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Comment of the Fortnight
20 December 1997
Windows '95 ®©™1 = AT&T '68

Up until 1968, only AT&T equipment could be attached to AT&T's network. As I understand it, the basic argument was that AT&T's equipment was so complex and so sophisticated that if, heaven forfend, anyone else's equipment were hooked up to it, it would do hideous damage to AT&T's finely-tuned system.

Along came a company named Carterfone. They had developed a voice-activated device which would turn on a radio transmitter. AT&T went to court to stop Carterfone.

[The next paragraphs are taken from information which I have been told but have not been able to authenticate.]
At one point in the trial, the Carterfone attorneys demonstrated that their device would function properly even if you held the device a few centimeters from the earpiece of a telephone handset.

The judge asked the AT&T attorneys if they were contending that even under these conditions the device was 'attached' and could still harm AT&T's telephone equipment.

AT&T's counsel said that they were contending exactly that.

The judge didn't buy this argument, and, as they say, the rest is history. This landmark Carterfone decision (as it came to be called) permitted people to attach non-AT&T equipment to their phones as long as it was not for purposes of harming the equipment. It was the beginning of the end of the AT&T monopoly.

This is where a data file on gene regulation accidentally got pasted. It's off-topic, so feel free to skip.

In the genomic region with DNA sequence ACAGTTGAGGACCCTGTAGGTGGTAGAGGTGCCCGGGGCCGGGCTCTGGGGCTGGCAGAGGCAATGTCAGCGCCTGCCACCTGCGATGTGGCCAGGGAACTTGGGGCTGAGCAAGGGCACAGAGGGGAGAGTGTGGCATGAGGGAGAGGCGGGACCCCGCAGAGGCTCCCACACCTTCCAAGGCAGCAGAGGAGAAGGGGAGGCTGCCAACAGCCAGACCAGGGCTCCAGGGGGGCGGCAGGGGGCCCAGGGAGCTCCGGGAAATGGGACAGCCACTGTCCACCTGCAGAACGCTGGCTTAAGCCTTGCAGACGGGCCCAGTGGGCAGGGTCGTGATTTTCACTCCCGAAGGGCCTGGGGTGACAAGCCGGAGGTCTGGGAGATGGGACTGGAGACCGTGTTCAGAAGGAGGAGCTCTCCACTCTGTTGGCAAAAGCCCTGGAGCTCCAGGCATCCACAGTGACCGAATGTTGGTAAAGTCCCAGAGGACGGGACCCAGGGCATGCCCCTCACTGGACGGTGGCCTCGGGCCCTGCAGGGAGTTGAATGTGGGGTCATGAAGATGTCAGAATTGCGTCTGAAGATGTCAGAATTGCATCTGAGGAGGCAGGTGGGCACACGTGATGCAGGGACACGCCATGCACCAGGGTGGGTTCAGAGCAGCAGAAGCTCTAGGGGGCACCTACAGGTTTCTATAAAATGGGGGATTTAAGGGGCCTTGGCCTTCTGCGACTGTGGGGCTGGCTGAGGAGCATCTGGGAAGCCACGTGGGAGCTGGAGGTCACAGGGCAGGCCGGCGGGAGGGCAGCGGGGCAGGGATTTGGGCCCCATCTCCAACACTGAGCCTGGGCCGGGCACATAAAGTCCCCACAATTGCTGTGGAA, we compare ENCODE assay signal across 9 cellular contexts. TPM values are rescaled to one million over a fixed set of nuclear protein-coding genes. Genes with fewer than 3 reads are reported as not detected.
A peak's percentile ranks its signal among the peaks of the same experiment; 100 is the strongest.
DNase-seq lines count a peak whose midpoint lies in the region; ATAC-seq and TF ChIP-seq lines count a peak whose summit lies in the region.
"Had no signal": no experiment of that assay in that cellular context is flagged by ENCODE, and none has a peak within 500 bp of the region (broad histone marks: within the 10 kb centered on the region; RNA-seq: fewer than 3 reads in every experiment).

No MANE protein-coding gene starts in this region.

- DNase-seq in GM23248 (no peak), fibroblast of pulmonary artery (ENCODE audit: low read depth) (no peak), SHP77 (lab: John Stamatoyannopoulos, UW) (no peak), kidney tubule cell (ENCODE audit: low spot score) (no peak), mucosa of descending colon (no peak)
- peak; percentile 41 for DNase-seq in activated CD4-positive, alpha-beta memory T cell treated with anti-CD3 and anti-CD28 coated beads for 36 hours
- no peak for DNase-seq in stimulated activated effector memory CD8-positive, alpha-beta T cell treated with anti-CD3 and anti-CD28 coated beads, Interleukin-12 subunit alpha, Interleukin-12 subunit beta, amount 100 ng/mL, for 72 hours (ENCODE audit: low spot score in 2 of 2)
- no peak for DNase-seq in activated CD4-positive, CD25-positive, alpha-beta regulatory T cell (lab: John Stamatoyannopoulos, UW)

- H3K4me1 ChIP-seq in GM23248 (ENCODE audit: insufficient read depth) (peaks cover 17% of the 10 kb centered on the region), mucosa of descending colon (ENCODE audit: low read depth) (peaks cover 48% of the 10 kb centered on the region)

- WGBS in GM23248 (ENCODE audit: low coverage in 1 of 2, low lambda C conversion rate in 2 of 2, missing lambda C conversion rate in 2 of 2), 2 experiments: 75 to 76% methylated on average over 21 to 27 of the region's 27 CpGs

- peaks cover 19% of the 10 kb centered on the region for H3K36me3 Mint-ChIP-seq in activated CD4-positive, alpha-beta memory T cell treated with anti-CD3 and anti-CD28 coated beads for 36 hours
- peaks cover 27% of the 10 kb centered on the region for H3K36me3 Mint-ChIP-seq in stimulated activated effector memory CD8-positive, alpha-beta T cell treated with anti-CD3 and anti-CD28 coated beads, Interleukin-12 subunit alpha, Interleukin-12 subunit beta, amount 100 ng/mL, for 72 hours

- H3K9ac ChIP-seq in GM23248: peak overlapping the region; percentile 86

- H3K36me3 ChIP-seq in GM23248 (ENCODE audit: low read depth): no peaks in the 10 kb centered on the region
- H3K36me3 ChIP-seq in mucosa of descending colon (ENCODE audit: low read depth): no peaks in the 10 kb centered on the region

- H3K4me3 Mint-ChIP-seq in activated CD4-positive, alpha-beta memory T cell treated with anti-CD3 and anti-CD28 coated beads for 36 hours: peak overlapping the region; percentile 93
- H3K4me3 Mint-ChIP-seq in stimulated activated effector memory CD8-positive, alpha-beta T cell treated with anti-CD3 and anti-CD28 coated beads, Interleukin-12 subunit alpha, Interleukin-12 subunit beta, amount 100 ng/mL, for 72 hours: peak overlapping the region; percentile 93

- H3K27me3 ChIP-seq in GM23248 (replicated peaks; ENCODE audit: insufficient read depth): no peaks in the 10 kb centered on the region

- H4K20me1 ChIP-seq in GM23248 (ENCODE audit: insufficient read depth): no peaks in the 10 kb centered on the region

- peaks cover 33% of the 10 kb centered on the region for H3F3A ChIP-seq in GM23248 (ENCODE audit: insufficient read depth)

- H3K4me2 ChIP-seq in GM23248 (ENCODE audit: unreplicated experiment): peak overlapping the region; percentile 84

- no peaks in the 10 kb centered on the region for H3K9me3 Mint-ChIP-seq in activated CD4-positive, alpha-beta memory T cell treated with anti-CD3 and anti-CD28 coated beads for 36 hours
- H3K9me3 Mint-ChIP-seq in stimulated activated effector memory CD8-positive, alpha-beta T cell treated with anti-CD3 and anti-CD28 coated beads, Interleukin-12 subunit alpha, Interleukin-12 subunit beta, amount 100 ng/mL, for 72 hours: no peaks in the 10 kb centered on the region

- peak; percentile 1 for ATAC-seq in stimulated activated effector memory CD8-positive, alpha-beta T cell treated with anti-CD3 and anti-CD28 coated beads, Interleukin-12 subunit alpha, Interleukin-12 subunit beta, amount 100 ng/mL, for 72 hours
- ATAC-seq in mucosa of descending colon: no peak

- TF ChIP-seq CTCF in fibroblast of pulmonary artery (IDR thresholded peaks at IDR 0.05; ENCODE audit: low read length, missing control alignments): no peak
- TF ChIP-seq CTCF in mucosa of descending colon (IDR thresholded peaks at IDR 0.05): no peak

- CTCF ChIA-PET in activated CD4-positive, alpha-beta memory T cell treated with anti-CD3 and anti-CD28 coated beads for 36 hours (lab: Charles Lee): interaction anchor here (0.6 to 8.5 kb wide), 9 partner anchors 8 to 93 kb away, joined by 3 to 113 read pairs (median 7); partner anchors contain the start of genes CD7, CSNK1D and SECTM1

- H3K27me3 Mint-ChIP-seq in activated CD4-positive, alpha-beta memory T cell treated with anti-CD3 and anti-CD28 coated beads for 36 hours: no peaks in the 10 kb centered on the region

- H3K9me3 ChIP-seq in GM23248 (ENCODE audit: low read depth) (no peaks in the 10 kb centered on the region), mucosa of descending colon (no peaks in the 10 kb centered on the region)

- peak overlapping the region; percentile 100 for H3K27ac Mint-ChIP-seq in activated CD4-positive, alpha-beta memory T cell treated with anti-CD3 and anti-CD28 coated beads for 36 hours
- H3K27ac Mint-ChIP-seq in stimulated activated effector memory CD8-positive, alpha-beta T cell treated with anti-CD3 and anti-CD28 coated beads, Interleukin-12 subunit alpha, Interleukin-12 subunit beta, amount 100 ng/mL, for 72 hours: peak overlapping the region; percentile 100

Fast forward to 1997, where Microsoft®©™ is claiming that Windows '95 is so complex and so sophisticated that they simply cannot remove Internet Explorer®©™ from it without leaving an utterly useless system.

According to a story in the 20 December 1997 issue of the San Jose Mercury News, U.S. District Judge Thomas Penfield Jackson took a new Micron personal computer running the latest version of Windows '95 and Internet Explorer 3.02 preinstalled, and was able to uninstall it in less than ninety seconds. He is now asking Microsoft to explain to him why they are finding it so difficult to comply with his order to separate the operating system from the browser.

It is said that history never repeats itself, but historical situations do.

Happy Holidays

Have a good Chanukah, Christmas, Kwanzaa, Winter Solstice, or whatever type of celebrating you choose to do at this time of year.

See you next year.

The copyright, trademark, and registered trademark symbols are there so that I don't get a tort in the mail from Redmond for "abuse of the sacred name."

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